Synagogue shooting victim is honored with new Torah: ‘Her loss is still very raw’
Outside the Chabad of Poway on Wednesday night, some danced and hopped in unison, others chanted and sang, and a group of women and girls held hands as they skipped in circles, all while raucous music blared in the background.
The joyous, celebratory scene was a far cry from the terror that unfolded there on April 27 when a gunman opened fire at the synagogue, injuring three people and killing 60-year-old Lori Gilbert-Kaye.
On Wednesday night, the Jewish congregation that meets at the Chabad just off Espola Road in the San Diego County city ended its mourning period for Gilbert-Kaye while completing and welcoming its seventh Torah scroll, the most sacred of Jewish texts.
Each Torah scroll must be written by hand — all 304,805 characters, which typically takes a certified scribe about nine months to complete — on kosher animal hide with a quill pen.
But the Torah scroll welcomed with such joy Wednesday will be a special one for the Chabad. It was dedicated in memory of Gilbert-Kaye.
“Her loss is still very raw, and it’s very painful,” said Rabbi Yisroel Goldstein. “The Torah tonight is going to begin healing our hearts, that Lori’s life is not in vain.”
Before the ceremony began, Goldstein took hold of the quill pen in his right hand — which suffered the loss of an index finger to a bullet from the gunman’s AR-15-style rifle on the final day of Passover — and finished one of the final characters on the Torah scroll.
Before the rabbi wrote, Oscar Stewart and Jonathan Morales had each taken turns writing a character. Stewart, a 51-year-old Iraq War veteran, and Morales, a Border Patrol agent, were credited with chasing the gunman from the Chabad as he attempted to reload his weapon. Morales fired at the fleeing gunman’s car.
Others in the congregation also wrote characters in the Torah before the final character was inked by Gilbert-Kaye’s husband, Howard Kaye, and their daughter, Hannah.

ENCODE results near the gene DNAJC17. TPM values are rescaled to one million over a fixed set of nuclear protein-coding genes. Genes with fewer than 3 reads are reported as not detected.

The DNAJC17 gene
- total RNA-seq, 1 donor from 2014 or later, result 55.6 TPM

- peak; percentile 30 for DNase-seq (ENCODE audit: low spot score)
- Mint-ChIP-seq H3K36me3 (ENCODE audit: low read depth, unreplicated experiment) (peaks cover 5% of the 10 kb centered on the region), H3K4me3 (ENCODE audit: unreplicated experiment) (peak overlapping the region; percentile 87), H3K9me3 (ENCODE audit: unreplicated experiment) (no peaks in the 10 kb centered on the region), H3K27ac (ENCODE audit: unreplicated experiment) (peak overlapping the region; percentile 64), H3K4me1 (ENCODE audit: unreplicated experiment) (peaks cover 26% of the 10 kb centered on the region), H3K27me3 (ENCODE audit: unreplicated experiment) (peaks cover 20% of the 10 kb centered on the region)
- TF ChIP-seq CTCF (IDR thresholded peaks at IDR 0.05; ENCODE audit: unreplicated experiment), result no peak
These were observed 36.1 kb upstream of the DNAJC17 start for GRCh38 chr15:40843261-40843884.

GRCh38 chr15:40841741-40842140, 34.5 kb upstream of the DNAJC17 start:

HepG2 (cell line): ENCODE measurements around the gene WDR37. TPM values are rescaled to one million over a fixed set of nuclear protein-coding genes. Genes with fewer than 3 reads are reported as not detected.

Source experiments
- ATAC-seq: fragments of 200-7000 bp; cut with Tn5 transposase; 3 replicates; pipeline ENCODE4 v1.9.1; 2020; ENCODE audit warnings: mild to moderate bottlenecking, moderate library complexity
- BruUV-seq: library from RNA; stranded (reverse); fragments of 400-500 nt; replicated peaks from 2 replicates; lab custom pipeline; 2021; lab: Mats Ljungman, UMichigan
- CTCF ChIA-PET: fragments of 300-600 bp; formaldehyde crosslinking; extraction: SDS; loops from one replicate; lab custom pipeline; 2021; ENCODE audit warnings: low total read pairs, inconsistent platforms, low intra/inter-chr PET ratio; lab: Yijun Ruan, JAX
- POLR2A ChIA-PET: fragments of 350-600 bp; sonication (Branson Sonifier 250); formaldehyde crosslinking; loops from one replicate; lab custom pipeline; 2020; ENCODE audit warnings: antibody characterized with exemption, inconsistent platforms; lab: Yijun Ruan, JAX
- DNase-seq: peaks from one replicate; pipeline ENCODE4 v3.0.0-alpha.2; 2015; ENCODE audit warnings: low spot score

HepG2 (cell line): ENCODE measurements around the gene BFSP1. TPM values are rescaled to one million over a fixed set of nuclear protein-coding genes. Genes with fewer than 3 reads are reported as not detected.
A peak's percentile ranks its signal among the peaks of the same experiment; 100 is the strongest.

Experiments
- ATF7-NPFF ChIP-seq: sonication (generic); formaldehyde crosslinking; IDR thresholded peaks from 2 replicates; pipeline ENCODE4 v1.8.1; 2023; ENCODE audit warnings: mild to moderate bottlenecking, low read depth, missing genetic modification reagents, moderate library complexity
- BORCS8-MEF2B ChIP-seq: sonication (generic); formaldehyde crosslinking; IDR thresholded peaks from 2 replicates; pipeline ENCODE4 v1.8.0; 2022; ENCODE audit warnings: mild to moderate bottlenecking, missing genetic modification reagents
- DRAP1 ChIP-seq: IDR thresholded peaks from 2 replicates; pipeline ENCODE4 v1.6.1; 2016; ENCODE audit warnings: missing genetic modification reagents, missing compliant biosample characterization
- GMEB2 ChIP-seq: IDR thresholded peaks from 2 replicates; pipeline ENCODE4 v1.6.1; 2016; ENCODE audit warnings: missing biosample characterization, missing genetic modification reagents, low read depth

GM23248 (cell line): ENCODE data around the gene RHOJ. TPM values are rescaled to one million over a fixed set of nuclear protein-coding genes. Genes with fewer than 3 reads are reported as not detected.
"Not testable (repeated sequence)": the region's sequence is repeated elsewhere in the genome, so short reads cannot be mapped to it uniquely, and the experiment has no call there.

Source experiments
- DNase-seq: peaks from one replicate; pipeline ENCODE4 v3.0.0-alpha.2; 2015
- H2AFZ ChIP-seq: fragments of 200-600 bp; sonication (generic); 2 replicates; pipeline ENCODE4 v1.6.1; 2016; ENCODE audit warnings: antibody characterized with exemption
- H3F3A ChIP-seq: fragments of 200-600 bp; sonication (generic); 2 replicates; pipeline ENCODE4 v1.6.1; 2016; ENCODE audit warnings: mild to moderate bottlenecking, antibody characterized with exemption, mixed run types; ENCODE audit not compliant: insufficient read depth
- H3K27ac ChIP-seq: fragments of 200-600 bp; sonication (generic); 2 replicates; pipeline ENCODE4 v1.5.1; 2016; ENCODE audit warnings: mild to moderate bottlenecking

After the scroll was adorned with special decorative items by Stewart and Morales, Howard Kaye topped the scroll with a silver crown.
Then the celebration began.
It started with singing and cheering inside the Chabad’s main meeting hall.
Then the scroll was taken to the streets under a traditional canopy, where it was carried by Goldstein and others as they danced and sang along with the congregants gathered around them.
The scroll itself, worth $40,000, was a gift from the Jaffa Family Foundation of New York, Cleveland and Minneapolis. It was made possible through the work of Bentzion Chanowitz, a Brooklyn pharmacist who runs a side business loaning Torah scrolls to Jewish congregations. Chanowitz helped to secure the new scroll for the Chabad.
A certified scribe from New York, Israel Leibovitz, accompanied the scroll, guiding and directing all those who inked characters in it.
Jews believe the first Torah was written some 3,300 years ago. The modern-day ritual attempts to emulate the writing of the first scroll. Each Torah scroll ends with the word “Israel,” and thus the Hebrew letter for L, Lamed.
Goldstein found special significance in that Wednesday night as Howard and Hannah Kaye wrote Lamed, not only for the last letter of Israel, but for the first letter of Lori.
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